The next stop was Kabah, another extensive city which had hardly been excavated. All that has been partially restored is a huge temple honouring Cha’ac and a quadrangle around which administrative buildings were placed.

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Photo gallery: Kabah

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Nelson seemed to love his work. He told the dozen or so of us on the tour that he had been leading groups to Uxmal and the Ruta Puuc for 45 years. He was diabetic and seemed to be in his mid-60s. But I wondered about the state of life in Mexico that someone like Nelson, with his health challenges, still had to work at his age. (Of course, the same thing is happening in Canada, but that’s the subject of another rant.)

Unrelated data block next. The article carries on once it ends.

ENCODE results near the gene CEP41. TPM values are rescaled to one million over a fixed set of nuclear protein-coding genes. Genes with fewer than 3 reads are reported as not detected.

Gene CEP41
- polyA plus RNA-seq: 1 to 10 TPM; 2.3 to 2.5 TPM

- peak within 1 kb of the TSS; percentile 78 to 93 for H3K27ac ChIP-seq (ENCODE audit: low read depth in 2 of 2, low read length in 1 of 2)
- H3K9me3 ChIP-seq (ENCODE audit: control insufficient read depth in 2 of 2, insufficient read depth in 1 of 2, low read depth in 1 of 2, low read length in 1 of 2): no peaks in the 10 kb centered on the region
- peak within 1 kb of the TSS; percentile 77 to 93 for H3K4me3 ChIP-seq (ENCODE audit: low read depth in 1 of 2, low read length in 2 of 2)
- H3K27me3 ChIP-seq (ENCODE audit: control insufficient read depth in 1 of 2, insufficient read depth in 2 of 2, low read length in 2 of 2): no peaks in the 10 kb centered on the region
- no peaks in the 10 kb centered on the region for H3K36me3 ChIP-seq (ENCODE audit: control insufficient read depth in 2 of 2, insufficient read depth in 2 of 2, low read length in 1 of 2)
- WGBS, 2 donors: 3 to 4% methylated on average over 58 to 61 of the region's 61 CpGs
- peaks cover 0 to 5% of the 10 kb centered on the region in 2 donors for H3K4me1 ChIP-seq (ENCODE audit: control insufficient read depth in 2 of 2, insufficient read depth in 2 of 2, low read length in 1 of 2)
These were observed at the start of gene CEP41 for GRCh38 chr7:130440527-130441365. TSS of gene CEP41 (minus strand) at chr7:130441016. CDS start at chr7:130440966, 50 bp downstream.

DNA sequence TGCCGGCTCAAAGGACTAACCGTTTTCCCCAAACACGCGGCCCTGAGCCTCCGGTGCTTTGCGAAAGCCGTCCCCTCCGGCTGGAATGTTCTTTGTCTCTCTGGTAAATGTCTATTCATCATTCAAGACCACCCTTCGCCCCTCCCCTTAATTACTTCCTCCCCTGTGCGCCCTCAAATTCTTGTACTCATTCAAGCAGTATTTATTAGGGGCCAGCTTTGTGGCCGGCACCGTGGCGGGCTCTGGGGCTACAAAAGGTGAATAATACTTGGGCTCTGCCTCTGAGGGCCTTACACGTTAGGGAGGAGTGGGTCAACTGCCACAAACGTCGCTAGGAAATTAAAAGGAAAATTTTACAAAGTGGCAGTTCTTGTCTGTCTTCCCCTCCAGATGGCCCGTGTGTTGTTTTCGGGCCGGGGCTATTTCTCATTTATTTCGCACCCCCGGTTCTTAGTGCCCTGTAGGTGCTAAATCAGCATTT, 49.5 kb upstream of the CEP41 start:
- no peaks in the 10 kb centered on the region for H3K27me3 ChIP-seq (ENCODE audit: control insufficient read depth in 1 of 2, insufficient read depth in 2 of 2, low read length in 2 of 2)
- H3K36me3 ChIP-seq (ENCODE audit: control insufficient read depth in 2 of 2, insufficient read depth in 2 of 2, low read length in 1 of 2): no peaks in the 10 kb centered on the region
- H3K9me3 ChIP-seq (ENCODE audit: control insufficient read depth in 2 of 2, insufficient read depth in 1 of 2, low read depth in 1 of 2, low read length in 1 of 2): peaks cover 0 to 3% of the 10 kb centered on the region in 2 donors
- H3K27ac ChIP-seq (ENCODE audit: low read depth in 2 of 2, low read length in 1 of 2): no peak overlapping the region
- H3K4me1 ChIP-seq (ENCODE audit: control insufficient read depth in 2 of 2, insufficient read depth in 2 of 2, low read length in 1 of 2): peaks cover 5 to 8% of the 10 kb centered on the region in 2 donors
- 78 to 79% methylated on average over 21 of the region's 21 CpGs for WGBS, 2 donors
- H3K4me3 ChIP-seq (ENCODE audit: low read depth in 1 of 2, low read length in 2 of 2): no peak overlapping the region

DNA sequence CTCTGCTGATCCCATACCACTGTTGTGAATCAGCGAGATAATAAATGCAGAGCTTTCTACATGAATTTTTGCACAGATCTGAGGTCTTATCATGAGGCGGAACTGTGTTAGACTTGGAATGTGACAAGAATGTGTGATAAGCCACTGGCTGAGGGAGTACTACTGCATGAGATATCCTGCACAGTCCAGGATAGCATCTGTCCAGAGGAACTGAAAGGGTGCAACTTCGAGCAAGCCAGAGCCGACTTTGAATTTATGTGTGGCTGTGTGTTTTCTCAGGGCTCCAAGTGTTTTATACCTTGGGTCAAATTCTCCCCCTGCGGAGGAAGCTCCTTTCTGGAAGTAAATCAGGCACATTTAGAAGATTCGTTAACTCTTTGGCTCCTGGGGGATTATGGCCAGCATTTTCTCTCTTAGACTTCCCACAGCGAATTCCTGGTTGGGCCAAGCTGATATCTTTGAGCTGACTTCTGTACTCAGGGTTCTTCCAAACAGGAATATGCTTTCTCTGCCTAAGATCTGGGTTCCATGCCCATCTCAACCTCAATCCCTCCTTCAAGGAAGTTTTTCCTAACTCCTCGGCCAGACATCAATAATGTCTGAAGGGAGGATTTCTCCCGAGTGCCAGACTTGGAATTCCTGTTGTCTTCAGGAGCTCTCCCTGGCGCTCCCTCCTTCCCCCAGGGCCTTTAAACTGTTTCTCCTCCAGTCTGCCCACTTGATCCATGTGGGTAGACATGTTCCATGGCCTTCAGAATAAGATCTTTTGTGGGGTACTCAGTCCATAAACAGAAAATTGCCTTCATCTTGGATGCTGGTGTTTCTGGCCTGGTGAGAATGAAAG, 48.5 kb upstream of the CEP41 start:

On our return to Merida, we rested for a couple of hours in our wonderfully air-conditioned room and then headed out for dinner. We chose La Casa de Frida, recommended by the guide books as a place for great vegetarian cuisine. The restaurant lived up to its billing and more. We started off with an order of Insalata Trotsky; with a name like that, who could resist? Trotsky had been one of Frida Kahlo’s many lovers during his ill-fated exile in Mexico. Perhaps that, and the shredded red beets in the centre of the salad, was the inspiration for the name. I tried to get a rise out of our friendly waiter by asking him why the salad was named for Trotsky, but he didn’t know. It seems political indoctrination is not part of the job training at this restaurant.

As we sat in the wonderful open-air courtyard, a beautiful cooling breeze sprang up and made the stinking heat of the day a memory. As I cooled down, I had an “Aha!” moment. The colours of the restaurant, reddish brown, a deep azure blue and turquoise trim, were derivatives of the colours used by the Mayans.